Artwork Title: Lady Elizabeth Pope, Wearing a Draped Mantle and Matching Turban

Lady Elizabeth Pope, Wearing a Draped Mantle and Matching Turban, 1615

Robert Peake

Peake's portrait of Lady Elizabeth Pope may have been commissioned by her husband, Sir William Pope, to commemorate their marriage in 1615. Lady Elizabeth is portrayed with her hair loose, a symbol of bridal virginity. She wears a draped mantle—embroidered with seed pearls in a pattern of ostrich plumes—and a matching turban. The mantle knotted on one shoulder was worn in Jacobean court masques, as the costume designs of Inigo Jones indicate. The painting’s near-nudity, however, makes the depiction of an actual masque costume unlikely. Loose hair and the classical draped mantle also figure in contemporary personifications of abstract concepts in masques and paintings. Yale art historian Ellen Chirelstein argues that Peake is portraying Lady Elizabeth as a personification of America, since her father, Sir Thomas Watson, was a major shareholder in the Virginia Company. (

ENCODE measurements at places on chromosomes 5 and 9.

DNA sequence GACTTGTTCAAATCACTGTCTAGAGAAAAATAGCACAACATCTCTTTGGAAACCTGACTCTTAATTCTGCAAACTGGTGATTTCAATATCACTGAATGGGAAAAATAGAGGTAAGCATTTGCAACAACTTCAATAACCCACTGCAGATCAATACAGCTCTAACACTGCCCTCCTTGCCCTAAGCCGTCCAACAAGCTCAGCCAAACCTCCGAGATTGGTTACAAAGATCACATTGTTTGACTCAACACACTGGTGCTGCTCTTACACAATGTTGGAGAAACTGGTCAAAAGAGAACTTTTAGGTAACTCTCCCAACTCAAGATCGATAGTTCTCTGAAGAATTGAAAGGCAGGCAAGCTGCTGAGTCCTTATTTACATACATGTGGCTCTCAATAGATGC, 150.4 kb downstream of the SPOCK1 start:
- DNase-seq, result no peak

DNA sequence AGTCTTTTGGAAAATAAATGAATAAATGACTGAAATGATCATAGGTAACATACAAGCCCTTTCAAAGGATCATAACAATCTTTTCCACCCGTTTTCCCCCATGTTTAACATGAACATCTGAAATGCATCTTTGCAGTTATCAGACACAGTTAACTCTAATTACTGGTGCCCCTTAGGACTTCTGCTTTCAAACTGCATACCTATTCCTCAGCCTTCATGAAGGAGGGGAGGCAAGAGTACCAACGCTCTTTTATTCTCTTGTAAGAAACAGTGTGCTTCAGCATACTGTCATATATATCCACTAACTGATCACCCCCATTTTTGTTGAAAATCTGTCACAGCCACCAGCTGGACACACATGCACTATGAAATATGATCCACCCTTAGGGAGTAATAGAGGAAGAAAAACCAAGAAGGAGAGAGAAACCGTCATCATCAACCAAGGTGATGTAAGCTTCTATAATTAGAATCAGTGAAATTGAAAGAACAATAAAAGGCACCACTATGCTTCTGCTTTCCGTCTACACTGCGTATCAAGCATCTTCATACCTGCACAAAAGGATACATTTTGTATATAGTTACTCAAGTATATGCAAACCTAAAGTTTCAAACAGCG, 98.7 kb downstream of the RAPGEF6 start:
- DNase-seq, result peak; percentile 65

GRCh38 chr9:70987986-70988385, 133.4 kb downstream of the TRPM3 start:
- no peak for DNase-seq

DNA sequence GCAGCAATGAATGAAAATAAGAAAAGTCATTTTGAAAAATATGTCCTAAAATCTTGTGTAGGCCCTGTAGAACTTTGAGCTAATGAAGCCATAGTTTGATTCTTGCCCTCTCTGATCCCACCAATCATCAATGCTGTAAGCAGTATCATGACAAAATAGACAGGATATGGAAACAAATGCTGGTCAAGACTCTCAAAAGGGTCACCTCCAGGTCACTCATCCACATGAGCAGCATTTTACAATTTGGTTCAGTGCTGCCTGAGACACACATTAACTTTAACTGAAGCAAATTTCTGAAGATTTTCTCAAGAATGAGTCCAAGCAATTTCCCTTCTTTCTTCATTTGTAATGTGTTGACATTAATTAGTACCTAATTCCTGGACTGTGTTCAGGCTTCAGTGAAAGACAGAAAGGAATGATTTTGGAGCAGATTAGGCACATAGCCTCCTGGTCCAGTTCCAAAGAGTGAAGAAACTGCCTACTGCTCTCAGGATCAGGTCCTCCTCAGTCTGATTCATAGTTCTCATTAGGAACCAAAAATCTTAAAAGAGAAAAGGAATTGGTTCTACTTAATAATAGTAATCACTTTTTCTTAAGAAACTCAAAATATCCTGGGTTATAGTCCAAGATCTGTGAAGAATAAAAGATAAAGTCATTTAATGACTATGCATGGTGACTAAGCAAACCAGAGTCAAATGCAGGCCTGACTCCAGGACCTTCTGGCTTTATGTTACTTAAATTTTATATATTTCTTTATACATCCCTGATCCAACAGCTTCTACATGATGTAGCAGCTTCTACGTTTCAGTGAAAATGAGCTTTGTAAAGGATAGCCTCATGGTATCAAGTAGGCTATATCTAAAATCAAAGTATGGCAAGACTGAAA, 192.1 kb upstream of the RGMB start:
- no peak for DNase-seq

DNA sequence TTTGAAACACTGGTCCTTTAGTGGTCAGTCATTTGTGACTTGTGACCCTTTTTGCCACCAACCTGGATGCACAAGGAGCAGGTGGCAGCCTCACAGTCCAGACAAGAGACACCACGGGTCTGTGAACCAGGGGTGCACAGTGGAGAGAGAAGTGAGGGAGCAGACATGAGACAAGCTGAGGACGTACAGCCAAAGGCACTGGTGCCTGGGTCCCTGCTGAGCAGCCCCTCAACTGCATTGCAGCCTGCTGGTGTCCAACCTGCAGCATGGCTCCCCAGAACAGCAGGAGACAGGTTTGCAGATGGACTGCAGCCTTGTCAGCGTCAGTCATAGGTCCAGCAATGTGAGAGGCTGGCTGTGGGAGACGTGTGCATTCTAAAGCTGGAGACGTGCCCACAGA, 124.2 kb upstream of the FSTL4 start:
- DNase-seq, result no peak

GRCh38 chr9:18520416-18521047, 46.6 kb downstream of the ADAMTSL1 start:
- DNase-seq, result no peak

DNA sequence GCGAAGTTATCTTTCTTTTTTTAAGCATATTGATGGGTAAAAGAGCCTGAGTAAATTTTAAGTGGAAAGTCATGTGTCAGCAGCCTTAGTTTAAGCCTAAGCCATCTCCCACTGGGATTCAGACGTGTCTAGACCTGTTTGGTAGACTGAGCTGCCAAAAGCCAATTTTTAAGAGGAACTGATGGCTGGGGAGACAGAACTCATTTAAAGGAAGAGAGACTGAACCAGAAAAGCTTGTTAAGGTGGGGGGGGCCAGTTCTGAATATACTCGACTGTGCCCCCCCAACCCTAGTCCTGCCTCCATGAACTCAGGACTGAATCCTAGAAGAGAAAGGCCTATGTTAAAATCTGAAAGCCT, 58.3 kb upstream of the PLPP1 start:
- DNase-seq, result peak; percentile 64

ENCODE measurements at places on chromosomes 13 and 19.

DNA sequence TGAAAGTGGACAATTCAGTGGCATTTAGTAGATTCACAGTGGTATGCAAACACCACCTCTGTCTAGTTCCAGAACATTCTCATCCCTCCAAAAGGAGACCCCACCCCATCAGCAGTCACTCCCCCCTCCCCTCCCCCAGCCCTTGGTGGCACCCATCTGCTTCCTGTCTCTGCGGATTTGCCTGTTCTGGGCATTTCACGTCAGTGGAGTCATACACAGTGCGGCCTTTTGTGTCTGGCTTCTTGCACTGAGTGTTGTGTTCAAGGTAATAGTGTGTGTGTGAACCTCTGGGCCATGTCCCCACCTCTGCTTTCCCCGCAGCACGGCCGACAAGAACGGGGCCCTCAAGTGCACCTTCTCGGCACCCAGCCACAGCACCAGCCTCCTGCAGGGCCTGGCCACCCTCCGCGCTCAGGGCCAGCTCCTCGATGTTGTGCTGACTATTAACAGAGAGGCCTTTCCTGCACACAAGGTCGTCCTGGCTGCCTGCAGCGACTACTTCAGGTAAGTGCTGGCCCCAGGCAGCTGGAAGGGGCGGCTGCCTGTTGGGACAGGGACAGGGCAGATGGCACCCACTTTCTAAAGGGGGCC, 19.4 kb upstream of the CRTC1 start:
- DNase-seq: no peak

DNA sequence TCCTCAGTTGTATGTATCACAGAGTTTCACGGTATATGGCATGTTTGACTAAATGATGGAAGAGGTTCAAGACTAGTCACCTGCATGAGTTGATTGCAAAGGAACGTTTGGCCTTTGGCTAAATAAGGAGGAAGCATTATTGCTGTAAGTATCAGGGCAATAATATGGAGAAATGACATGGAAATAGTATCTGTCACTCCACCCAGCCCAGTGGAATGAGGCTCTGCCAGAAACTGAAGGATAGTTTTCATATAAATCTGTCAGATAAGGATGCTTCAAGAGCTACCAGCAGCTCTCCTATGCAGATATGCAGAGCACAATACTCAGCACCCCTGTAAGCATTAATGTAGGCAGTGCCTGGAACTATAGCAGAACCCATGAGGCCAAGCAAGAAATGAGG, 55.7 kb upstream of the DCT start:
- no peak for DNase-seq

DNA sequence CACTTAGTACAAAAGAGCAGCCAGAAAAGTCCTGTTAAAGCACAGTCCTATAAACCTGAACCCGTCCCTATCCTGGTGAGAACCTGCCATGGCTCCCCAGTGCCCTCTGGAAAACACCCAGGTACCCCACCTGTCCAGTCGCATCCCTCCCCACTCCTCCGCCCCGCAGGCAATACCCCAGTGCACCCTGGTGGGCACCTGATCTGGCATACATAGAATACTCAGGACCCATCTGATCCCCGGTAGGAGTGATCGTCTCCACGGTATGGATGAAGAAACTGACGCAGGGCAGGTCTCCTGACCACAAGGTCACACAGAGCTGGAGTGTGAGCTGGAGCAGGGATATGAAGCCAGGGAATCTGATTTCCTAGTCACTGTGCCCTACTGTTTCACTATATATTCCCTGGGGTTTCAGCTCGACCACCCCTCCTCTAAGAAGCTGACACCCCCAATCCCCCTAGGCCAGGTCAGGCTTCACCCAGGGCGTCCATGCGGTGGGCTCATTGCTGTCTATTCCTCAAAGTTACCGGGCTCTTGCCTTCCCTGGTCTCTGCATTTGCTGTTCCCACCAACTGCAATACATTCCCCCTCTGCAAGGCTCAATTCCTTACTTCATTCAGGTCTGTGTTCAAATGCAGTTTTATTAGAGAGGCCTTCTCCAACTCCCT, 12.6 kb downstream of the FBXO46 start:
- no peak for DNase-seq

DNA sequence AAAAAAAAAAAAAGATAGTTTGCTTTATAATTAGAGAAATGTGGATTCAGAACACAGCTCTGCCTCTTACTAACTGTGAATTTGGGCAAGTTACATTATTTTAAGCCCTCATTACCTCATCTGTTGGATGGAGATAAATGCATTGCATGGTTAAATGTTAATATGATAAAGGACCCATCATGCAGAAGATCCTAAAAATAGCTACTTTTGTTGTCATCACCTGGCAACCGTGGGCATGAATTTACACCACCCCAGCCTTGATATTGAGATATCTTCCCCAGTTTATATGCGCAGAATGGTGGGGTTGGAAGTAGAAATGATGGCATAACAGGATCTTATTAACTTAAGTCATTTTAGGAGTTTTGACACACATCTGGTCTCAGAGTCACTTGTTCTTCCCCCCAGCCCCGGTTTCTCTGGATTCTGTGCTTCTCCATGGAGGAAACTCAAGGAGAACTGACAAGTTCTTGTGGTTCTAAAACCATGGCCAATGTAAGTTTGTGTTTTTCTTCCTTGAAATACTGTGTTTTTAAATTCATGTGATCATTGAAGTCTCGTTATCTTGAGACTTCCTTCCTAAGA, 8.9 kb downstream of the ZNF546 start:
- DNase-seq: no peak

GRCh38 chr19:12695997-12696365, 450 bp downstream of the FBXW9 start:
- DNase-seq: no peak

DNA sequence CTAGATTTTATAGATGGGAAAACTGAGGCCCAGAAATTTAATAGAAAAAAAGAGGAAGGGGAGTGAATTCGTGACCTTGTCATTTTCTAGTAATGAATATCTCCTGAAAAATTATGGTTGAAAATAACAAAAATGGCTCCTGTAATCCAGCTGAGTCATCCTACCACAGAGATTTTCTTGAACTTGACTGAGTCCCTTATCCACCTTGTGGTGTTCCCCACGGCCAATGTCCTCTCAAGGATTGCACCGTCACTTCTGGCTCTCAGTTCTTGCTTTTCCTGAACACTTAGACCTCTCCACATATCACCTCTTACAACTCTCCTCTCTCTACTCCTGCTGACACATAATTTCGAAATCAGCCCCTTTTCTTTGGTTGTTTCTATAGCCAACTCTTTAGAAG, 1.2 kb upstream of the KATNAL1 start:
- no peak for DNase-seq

Uploaded on Nov 14, 2016 by Suzan Hamer

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